An effect of the pandemic?

There are no exact figures on how many Germans skipped their check-ups during the pandemic. The Barmer health insurance has calculated that 36.4 per cent fewer people took advantage of the check-up in 2020. However: The question remains whether Corona is the main reason for that. Or if it is rather the reduced entitlement to the check-up introduced in 2019. Probably both. ‘Many patients have skipped the check-up once, especially at the height of the pandemic. This is not dramatic at first, but should by no means become the rule’, says Professor Nicola Buhlinger-Göpfarth, deputy chairperson of the German Association of General Practitioners.

General practitioner Dr Christian Kunkel from Amberg near Nuremberg is also convinced that some of his patients missed the preventive health check-up during the pandemic: ‘The check-up is only once every three years, so we don’t easily notice if someone skips it once’, he says. Where he did notice skipped exams, however, was in the disease management programmes. These are voluntary health programmes to monitor patients with chronic diseases such as diabetes more closely. ‘Before Corona, patients were checked quarterly. Missed it once or twice – after that, some of the patients’ levels were significantly worse. That was the result of: less exercise, but the food tasted all the better’, Kunkel summarises.

If you find yourself thinking right away: ‘I felt the same way during the pandemic’ – then you are not alone. An online survey compiled by the Technical University of Munich in April 2021 indicated that about 40 per cent of the 1001 interviewees had gained weight since the start of the pandemic - 5.5 kilogrammes on average. A vicious circle both for those already ill and for healthy people: Poor eating habits and a lack of exercise promote obesity as much as high sugar and blood fat levels. All serious risk factors for serious secondary diseases.

Everyone should get checked

You believe you are too young for preventive care? And you also feel healthy? Up to 30 million people in Germany have high blood pressure, that is almost one in three, according to the German Hypertension League. About 30 percent of them are unaware of their high blood pressure, although hypertension is the number one risk factor for several cardiovascular diseases. Particularly among men aged around 40, the number of affected people had already risen significantly before the Corona pandemic, according to a study conducted by the Robert Koch Institute in 2015.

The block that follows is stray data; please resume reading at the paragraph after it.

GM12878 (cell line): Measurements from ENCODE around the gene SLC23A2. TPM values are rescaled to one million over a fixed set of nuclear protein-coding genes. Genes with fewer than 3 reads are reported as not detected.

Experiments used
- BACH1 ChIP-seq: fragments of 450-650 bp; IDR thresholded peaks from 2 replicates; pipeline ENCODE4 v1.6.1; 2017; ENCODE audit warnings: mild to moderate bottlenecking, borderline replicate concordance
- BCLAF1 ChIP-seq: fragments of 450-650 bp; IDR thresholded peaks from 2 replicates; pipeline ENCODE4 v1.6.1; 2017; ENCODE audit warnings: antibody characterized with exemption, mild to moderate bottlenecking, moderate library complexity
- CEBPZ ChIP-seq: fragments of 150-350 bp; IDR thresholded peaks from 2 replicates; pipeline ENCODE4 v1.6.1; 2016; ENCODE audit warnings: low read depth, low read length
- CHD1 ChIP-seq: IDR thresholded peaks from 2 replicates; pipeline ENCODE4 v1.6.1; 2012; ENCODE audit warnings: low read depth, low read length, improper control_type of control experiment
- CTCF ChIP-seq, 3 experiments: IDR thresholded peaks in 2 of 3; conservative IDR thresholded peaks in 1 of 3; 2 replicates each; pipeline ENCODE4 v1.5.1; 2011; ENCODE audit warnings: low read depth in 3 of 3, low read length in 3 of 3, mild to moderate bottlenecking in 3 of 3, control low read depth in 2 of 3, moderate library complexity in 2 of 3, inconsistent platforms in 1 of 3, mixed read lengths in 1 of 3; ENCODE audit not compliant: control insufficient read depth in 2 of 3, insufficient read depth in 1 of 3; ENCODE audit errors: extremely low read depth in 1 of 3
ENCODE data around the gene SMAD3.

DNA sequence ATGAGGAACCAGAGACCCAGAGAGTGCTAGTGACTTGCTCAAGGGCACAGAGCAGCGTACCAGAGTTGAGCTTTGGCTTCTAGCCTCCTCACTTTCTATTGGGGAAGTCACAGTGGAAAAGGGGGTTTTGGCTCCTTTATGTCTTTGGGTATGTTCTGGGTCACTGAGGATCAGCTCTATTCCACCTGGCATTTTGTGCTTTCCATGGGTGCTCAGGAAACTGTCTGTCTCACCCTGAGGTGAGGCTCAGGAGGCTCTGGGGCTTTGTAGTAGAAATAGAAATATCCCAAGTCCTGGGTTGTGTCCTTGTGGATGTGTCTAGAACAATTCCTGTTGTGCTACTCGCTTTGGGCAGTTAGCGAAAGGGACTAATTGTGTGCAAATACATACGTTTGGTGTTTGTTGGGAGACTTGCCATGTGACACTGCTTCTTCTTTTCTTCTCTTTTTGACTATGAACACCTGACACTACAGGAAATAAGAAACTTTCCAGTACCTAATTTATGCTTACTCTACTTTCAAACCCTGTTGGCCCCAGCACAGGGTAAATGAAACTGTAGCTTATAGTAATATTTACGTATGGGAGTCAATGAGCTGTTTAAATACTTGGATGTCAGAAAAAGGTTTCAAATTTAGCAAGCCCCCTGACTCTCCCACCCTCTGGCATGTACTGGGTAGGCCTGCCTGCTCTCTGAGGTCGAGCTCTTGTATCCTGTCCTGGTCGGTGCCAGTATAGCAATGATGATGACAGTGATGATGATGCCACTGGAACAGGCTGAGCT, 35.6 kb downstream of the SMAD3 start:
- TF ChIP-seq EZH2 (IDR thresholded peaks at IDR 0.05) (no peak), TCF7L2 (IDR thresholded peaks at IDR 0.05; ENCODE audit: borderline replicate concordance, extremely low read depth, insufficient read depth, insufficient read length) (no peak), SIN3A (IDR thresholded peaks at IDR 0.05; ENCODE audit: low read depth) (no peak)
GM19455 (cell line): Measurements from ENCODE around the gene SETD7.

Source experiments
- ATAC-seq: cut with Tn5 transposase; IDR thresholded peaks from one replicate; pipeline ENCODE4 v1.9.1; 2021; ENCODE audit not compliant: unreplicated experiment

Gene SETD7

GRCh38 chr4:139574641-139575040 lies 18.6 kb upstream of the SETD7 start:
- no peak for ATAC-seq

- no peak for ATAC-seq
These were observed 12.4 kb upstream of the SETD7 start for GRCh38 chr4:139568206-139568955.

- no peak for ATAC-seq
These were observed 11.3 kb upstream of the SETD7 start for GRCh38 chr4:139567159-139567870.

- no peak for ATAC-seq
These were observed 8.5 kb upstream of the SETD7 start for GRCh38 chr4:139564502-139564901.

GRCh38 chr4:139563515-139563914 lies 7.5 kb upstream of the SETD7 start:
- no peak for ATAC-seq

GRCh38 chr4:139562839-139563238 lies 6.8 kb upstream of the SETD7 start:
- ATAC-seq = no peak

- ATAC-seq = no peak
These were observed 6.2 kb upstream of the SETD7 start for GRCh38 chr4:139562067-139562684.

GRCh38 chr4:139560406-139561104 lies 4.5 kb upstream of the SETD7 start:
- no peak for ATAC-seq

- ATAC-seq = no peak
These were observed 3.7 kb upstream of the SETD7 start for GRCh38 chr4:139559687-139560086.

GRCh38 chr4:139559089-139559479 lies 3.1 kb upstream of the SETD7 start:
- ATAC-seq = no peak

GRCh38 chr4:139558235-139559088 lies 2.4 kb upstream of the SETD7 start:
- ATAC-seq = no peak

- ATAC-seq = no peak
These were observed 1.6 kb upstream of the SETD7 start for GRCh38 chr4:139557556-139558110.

Nevertheless, conspicuous levels in the check-up do not necessarily mean that you need to go on drugs straight away. However, they can provide good reasons to change one’s lifestyle and to think about one’s diet. Here’s an idea: Start with small changes. If you know your cholesterol levels are too high, it could be one less slice of cream tart on Sundays. ‘My advice: Attend preventive check-ups to stay healthy for the next few years’, says Gerhard Schillinger. ‘After all, you don’t miss your car check-up, either.’ Health insurers and doctors are trying to raise awareness and draw attention to the check-ups and screenings on offer. But reaching all patients will probably remain impossible, Schillinger says: ‘The problem is not those who are totally health-conscious, but those who don’t bother with it.’

Dentists have suffered the consequences of the Corona pandemic most severely. Especially during the strict lockdown, many people postponed their annual check-up appointment. In the second quarter of 2020, 16.4 per cent fewer patients came to the dental practices than in the second quarter of 2019. According to the German Federal Association of Sick Fund Dentists (KZBV), women were slightly more reticent than men, and older people compared with younger people. The differences were not significant, however.

Some have made up for the 2021 check-up since. Especially when it comes to dental health, the following applies: Go for your preventive check-ups! It's good both for your teeth and your wallet. And don't forget to get the stamp in your dental bonus booklet when you go for a check-up: That will save you money should you ever need a dental bridge or cap.